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Tower Rescue / Structural Rescue / Confined Space:

  • Structural Tower Rescue Workshop
  • STRW Key Points
  • Details
  • Photos

The Structural Tower Rescue Workshop is an in-depth, hands-on course, emphasizing structural rescue from the ground up. The techniques used in this program are closely aligned with mountain rescue where similar bottom up procedures are used on stranded climbers above the rescue team's arriving location. Most rope rescues (>95%) are top down in nature due to the fact that the rescue team is able to easily gain access to a position above the victim's location to perform the rescue.

The STRW addresses these important distinctions early on with both structure-based and ground-based rescue techniques, provides in-depth orientation on lattice steel and monopole radio and power transmission tower construction, climbing techniques and hazards, all for the emergency responder. This is the first and only seminar carefully delineating the many hazards associated with energized power transmission lines for fire fighters. 99% of all above ground towers in the US are electrical power transmission lines. The STRW also features DVD support from the Highline Production training materials "TOWER RESCUE for EMERGENCY RESPONDERS".

Before the rescue section begins, students learn several ways of safely climbing not only towers but structures such as bridges using time-tested climbing methods, rest positions, and tips for route strategy. Many of these techniques are used today by seasoned workmen who work on towers and structures as part of their daily employment. All climbing is taught with first-up fall protection and established self belay lines for all subsequent climbers on the tower.

This rigorous workshop teaches rescue of uninjured, ill, slightly injured or injured workers or unauthorized climbers on lattice steel and monopole structures up to 40m (125'). The seven-day seminar is designed for emergency responders only and is not recommended for tower workers and linemen.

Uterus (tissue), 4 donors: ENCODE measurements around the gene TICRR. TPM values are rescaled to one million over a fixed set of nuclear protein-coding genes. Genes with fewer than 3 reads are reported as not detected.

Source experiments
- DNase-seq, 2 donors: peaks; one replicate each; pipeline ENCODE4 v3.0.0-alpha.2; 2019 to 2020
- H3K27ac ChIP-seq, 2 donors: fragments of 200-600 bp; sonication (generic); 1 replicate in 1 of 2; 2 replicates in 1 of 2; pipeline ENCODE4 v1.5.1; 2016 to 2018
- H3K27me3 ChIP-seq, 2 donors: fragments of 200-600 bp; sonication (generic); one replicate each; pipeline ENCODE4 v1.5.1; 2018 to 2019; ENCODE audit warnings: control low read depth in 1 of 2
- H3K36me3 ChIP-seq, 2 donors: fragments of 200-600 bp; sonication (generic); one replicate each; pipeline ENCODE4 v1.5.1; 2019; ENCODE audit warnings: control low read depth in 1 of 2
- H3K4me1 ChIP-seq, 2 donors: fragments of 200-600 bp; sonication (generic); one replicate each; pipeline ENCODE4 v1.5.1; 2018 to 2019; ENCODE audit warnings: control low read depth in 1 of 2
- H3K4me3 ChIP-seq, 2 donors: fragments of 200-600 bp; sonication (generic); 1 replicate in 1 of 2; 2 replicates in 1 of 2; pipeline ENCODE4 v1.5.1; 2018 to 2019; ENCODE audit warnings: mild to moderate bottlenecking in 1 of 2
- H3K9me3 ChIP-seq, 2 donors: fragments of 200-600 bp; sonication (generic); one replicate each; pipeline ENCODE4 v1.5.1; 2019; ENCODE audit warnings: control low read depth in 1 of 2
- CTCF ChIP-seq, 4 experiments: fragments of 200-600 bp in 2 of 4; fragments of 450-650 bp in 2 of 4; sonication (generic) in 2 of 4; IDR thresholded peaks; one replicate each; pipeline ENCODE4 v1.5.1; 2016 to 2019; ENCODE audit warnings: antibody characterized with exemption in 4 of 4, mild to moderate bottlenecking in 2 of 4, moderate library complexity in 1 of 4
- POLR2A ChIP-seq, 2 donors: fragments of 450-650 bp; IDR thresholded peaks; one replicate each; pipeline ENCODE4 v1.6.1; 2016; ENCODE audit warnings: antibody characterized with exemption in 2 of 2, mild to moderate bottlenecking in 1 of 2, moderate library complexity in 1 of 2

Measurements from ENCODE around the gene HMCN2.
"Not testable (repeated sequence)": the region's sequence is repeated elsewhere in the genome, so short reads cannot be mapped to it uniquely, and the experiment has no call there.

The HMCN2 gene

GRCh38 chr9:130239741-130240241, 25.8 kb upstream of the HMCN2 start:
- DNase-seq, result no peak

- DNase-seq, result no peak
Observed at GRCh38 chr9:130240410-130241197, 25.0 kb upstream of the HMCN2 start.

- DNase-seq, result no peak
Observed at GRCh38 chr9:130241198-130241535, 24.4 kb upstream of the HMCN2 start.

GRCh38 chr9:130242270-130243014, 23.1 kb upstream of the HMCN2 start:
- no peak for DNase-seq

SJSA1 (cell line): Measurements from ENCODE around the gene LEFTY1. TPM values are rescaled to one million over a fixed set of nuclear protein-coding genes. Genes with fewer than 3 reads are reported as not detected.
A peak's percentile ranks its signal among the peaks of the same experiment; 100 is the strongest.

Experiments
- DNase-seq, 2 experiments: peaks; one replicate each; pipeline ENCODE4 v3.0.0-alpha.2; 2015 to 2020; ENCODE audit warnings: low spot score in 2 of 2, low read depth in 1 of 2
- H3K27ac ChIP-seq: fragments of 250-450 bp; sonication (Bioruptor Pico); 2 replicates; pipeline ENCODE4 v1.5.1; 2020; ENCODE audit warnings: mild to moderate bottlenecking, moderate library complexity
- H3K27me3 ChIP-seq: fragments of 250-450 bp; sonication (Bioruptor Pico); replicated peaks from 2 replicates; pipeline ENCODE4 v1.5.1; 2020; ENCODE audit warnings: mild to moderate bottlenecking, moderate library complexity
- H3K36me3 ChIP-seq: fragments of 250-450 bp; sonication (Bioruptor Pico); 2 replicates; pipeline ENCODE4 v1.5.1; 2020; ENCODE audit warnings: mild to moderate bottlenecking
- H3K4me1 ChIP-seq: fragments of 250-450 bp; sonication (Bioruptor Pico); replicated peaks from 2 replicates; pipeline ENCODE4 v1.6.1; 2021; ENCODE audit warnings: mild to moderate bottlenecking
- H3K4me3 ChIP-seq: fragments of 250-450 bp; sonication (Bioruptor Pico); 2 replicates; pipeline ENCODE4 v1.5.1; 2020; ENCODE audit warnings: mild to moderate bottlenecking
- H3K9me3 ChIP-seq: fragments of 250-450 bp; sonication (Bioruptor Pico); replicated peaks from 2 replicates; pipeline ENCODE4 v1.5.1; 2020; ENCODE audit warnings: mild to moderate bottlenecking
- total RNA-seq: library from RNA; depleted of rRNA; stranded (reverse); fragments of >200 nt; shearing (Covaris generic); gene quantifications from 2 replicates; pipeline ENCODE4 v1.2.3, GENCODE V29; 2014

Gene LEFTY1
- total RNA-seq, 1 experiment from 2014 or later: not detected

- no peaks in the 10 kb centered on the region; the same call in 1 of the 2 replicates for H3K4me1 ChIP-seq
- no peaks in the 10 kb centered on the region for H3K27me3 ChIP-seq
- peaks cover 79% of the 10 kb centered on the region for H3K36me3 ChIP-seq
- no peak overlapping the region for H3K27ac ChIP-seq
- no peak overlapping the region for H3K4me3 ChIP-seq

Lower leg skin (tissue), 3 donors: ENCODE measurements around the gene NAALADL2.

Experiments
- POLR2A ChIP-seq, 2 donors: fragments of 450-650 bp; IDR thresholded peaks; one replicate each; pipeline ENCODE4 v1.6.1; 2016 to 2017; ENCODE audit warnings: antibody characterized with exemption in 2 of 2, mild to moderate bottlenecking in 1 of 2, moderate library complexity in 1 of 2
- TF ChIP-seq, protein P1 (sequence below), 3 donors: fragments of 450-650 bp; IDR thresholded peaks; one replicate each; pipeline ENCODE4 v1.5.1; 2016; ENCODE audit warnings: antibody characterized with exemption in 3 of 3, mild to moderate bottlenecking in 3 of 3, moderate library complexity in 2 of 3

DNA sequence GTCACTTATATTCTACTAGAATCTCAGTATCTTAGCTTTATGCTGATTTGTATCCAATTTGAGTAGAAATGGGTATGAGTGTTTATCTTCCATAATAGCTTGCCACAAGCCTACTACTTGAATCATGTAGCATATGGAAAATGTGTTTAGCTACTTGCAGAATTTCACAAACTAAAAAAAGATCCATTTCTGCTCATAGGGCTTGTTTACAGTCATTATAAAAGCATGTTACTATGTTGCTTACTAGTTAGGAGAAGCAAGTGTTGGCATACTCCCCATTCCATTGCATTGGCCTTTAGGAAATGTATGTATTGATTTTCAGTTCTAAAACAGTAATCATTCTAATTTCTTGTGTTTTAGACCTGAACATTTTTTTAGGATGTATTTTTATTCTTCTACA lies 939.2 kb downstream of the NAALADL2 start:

The STRW differs extensively from the Industrial Rescue Workshop (IRW) as both teach separate techniques. Different manuals and differing focuses. The IRW is more suited for top down rescue techniques (with some bottom up) but the STRW is all personal movement on rope, solo and semi-solo rescues and predominately bottom up rescues. A careful comparison of the program descriptions will reveal the focus of each workshop. 

DOWNLOAD COLOR FLIER HERE for Michigan STRW

  • Anchoring on structural steel
  • Awareness orientation on different types of towers
  • Methods of climbing with fall protection:Emergencies associated with structuresStructure size-up
    • Double lanyard
    • Advance-placed
    • Lead climbing
  • Tower types and awareness
  • Electrical power transmission towers and hazards
  • Rescue options (team or solo)
  • Climbing exposure assessment
  • Minimum tower rescue essentials
  • Medical considerations & patient assessment
  • Patient packaging while suspended (using litter scoops and the Yates Spec Pack®)
  • Ground-based versus structure-based tower rescues
  • Electrical grounding hazards
  • Radio frequency hazards
  • Personal climbing on rope:
    • Ascending and descending
    • Passing knots
    • Aid traverses
    • Self belays and true belays
  • AZTEK passing of the patient through tower
  • Skate blocks off of tower
  • Dynamic skate blocks
  • Limited raising and lowering systems:
    • Pulley systems
    • Skyhook® capstan winch
7 Days
12 Students
Moderately Difficult
Classroom 30%, Practicals 70%

 

Prerequisites: Some rescue or climbing experience recommended
Get: RTR Application
Go to: Registration Information
Find out tuition and when and where offered: See Schedule
DOWNLOAD COLOR FLIER HERE for Michigan STRW

Below: Manual cover from the Highline Production "TOWER RESCUE for EMERGENCY RESPONDERS". This DVD and manual authored by Reed Thorne is used on the instruction of this program from RTR.
 
 
Below: STRW in Michigan with Dave Van Holstyn as lead RTR instructor
 
 
Below: Port Huron Bridge in Michigan makes the perfect plyground for the Michigan STRW with Dave Van Holstyn as instructor
 
 
Below: STRW with Dave Van Holstyn on Port Huron Bridge between US and Canada